This post isn’t much use for anyone but programmers: it’s about the save format I’ve chosen, and a big overview of how it’s been working out for me.
As I mentioned in an earlier post, rather than packing my data into a special format for saving, I just feed my game objects directly into python pickle. Most Python folks regard this with horror!
The drawbacks haven’t exactly been the ones that everyone warns about. Most people I’ve talked to consider that doing this makes it infeasible to change the data format while retaining backward compatibility. In fact, it was pretty quick to set up a data migration system that overrides bits of pickle deserialisation and runs special migration scripts based on a version number stored inside the object.
One of the initial problems with object graph serialisation is that it can traverse its way into objects you might not expect. I wrote a mixin for objects with constant members (things like definitions of transformations and such) that causes them to override serialisation and save themselves out as a string ID rather than a full object. Combined with the fact that a web app generally needs a good separation between the app and the session data, tagging all the constants with this mixin did a really good job of hemming in serialisation, and it hasn’t been a source of significant problems.
The Primary Drawback
The tricky bit is knowing when you have to write migration scripts for the stuff that is mutable. The whole benefit that drew me to a schemaless system was the ability to experiment with gameplay code without needing to modify load/save code every step of the way. When every change in the data format is implicit, knowing when to write migration scripts is very error prone. I’ve been taking precautions, but it hasn’t been enough to prevent disasters:
- Upgrading is strictly a one version at a time process, and shouldn’t behave differently whether it’s a one version bump or working its way through a series. Obviously needing to test combinations of source and target versions would be a nightmare.
- I not only keep the data format version inside the objects, at the root of the object graph I also keep the SCM version number. On my dev machine, whenever I load a saved game and the SCM version number doesn’t match, I write the saved game I’ve just loaded to a special DB table so I have lots of specimens of old saved games, associated with known code revisions.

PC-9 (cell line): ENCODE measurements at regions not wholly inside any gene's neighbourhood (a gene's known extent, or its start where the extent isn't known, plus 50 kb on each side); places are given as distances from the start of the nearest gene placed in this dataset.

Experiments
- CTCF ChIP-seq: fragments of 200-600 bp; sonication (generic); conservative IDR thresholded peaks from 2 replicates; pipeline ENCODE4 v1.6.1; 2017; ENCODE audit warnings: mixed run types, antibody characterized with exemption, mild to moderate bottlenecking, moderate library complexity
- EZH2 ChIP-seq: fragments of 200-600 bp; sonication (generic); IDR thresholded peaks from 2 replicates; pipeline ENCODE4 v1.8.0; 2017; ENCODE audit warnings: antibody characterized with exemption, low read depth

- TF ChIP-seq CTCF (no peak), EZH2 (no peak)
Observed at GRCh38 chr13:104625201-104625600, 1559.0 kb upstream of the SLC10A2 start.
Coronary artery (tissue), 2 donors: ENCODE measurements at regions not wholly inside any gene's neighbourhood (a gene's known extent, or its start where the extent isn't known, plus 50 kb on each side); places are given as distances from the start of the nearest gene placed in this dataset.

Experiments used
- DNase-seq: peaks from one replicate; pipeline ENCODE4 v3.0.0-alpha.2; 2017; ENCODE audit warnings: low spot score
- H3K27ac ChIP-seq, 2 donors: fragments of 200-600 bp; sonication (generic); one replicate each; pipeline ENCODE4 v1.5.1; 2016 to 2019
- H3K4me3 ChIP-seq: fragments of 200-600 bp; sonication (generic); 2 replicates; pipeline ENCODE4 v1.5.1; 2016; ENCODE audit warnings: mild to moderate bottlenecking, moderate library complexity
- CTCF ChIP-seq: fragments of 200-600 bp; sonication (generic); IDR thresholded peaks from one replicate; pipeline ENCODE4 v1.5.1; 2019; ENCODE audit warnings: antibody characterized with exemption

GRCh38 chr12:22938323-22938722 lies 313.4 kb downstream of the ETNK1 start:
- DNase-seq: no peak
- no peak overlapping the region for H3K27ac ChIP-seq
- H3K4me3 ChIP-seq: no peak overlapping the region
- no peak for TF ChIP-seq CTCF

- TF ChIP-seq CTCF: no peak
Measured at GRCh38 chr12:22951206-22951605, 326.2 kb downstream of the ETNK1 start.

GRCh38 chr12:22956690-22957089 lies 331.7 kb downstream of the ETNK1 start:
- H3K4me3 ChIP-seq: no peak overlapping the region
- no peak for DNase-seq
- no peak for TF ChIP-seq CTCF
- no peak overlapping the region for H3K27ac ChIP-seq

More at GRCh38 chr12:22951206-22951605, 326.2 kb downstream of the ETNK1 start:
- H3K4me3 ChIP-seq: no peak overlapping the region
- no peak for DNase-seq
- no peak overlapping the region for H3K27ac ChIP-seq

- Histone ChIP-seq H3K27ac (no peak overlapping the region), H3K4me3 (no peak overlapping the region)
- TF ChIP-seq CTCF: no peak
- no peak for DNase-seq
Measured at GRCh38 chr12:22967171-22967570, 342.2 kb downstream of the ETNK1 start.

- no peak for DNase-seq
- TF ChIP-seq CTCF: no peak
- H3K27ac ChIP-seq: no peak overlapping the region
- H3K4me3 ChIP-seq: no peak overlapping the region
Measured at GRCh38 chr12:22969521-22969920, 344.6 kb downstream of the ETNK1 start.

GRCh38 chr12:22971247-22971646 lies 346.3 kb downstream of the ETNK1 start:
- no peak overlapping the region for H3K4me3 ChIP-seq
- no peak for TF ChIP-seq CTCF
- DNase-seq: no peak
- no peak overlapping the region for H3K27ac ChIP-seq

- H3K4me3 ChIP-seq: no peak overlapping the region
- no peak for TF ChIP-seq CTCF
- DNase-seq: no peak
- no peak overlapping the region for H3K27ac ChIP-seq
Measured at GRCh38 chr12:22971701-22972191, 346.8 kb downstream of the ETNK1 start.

- I have a debug UI on the load screen that shows me older versions of all of my saved games. Loading from there clones and upgrades them rather than upgrading in place. This makes testing fairly easy and repeatable – IF I know what I’m testing for.
- One technique that works beautifully for the constant registry is that the game dumps a list of all the constant IDs into a file when it loads up. I’ve been putting this file in source control so that I notice when I’ve inadvertently removed or renamed an old ID that old saved games will still try and refer to. Scanning the diffs when it changes has been quick, easy and has caught a lot of problems early. Naturally checking in a generated file like this would result in a mess of conflicts in a workplace with multiple programmers, but I’m working solo so I haven’t worried about it.
- I’d love to have the same kind of visibility about schema changes for the serialised objects too (though without having to update that schema myself!). I’m considering constructing an example game at start-up, walking the object graph and saving out all the attribute names so that I can do something analogous. Still not quite sure how to get the best coverage with this.
One drawback that hadn’t occurred to me is that overriding the deserialiser in so many places really hurts performance because it doesn’t get to use the C version anymore. This is a pretty big deal for a stateless web app, because I’m loading and saving the saved game for every request, so the majority of the server’s time is spent in deserialisation. For Fleshcult, I’m seeing about 100ms of overhead from this alone (bear in mind a Fleshcult saved game at the endgame is around 40KB uncompressed and a Heroku dyno isn’t a CPU core, it’s an underprovisioned, virtualised sliver of a hardware core that usually runs pretty slowly and on occasion runs appallingly). Pickle’s not very fast to begin with, it’s around 10 times slower than JSON. Oh well, at least it’s a scalable kind of slow – better than bottlenecking on database queries.
Another drawback that I really should mention is that it’s not safe to load a pickle from an untrusted source. They call constructors by name from strings embedded in the pickle, so it’s trivial to take over the machine with one. I had an idea I might be able to save people’s games into a cookie, but that’s a gaping security hole with pickle, so I keep them on the server side.
Naturally a database full of blobs is no good for running queries on. The two cases I’d need to do this would be analytics and multiplayer (not that it’s in my current plans). In both cases I’d rather just keep duplicates of the information I need in an RDBMS schema that’s well suited for it, when I find that it’s necessary.
All in all, pickling is working well enough for me to keep using it, but I still wonder whether it would’ve been less effort and more reliable to just take the hit and do things normally, writing load/save code for an explicit schema.